Scholes says ‘no’ to World Cup bid
England coach Fabio Capello has confirmed Paul Scholes refused an invitation to join England's World Cup squad.
Capello unveiled his 30-man provisional squad yesterday, which included Jamie Carragher, who he successfully managed to talk out of retirement ahead of this summer's tournament in South Africa.
Yet Capello's hopes of having a double cause for celebration were dashed by Scholes, who quit the international scene after Euro 2004, sick of being played out of position by Sven-Goran Eriksson.
The 35-year-old has never given the impression of missing England duty, which took him away from his family for far too long for his liking.
And, although Capello had one last attempt to try and bring the midfield schemer into the Three Lions' fold once more, the answer was unequivocal.
“I tried. It was up to him. He said no,” said Capello.
“We have been monitoring him for the second part of the season and he has played very well.
“We tried to convince him to come back for England because he is one of the best players. But he preferred to stay with his family.”
It was an answer Sir Alex Ferguson predicted any request from Capello would receive and is a blow, especially as fellow veteran David Beckham has been ruled out with a ruptured Achilles.
Thankfully for the Italian, he had more luck with Carragher, who provided a positive reaction when he was first approached two months ago, and then confirmed his intentions over the past fortnight when it became clear Liverpool were not going to qualify for the Champions League.
“The World Cup and the Champions League are the highest levels of football,” said Carragher.
“I am not getting any younger, we have no Champions League next season and I am keen to work under Fabio Capello.”
The magnetism Capello has attracted since he succeeded Steve McClaren in December 2007 has taken a knock in the past 24 hours after he was submerged by a storm of criticism in the wake of the ‘Capello Index' he publicly endorsed yesterday.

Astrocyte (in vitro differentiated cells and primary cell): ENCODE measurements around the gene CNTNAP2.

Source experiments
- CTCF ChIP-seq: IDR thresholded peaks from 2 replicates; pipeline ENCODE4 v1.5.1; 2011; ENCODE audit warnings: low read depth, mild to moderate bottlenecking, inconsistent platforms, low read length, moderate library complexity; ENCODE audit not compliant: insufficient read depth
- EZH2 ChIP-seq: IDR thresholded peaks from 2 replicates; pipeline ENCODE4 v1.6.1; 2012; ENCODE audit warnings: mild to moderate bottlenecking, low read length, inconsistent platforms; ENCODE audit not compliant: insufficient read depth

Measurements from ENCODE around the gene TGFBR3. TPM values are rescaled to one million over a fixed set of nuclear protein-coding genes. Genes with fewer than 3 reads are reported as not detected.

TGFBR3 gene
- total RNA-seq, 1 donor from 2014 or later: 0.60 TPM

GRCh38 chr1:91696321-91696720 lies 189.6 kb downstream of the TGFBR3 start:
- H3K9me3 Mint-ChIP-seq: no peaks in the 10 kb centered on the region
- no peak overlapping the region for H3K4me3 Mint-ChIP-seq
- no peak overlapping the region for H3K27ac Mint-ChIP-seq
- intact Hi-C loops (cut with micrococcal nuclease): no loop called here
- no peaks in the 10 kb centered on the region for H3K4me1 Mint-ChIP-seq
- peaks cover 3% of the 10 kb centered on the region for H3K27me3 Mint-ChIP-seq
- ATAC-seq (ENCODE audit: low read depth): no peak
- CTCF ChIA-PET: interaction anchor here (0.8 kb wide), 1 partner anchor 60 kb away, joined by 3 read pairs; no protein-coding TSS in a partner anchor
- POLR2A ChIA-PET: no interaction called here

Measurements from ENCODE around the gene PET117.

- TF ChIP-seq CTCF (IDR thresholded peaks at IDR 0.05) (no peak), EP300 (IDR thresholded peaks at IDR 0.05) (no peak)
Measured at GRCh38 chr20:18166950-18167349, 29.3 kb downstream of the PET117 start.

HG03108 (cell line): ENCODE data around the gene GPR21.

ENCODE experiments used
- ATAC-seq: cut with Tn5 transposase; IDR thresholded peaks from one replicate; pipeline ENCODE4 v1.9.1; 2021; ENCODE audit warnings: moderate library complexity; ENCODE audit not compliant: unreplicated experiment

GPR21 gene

After discussing the matter with senior figures within the Football Association, a statement was released confirming the project had been shelved until after the World Cup at least. Capello certainly did not intend getting drawn into any further debate over the issue, as he tried to concentrate on the important business of the day.
“This is an interview about the 30 players that I have chosen — not about what happened yesterday,” he said.
Once a decision had been taken to select Gareth Barry, even though Capello will not discover until May 24 whether the Manchester City star has any chance of making the trip to South Africa, the rest of Capello's squad slotted easily into place.
As with Scholes, Bobby Zamora was also offered the opportunity to make the 30-man provisional party that will undertake two training camps in Austria and play a couple of friendlies, against Mexico at Wembley on May 24 and Japan in Graz on May 30.
However, the uncapped Fulham striker made the brave decision to say no, aware the Achilles complaint that is likely to require an operation this summer.
Discussions also took place with Owen Hargreaves, but after just one minute of senior action since October 2008, Capello wisely rejected the idea.
It left a further decision to be made about Ledley King, whose chronic knee condition prevents him from training and, according to Spurs boss Harry Redknapp, restricts him to one game every six days.
Yet King managed to get through Tottenham's last four games in the space of 15 days.
“Ledley King is one of the best England defenders,” reflected Capello. “He played four games in the last 15 days and said there were no problem with the knee. He said his knee was getting better. For this reason he will come with us to Austria.”
King will be accompanied by Spurs team-mate Michael Dawson, along with Manchester City's Adam Johnson, the only uncapped members of Capello's squad, which has to be whittled down to 23 before the deadline on June 1.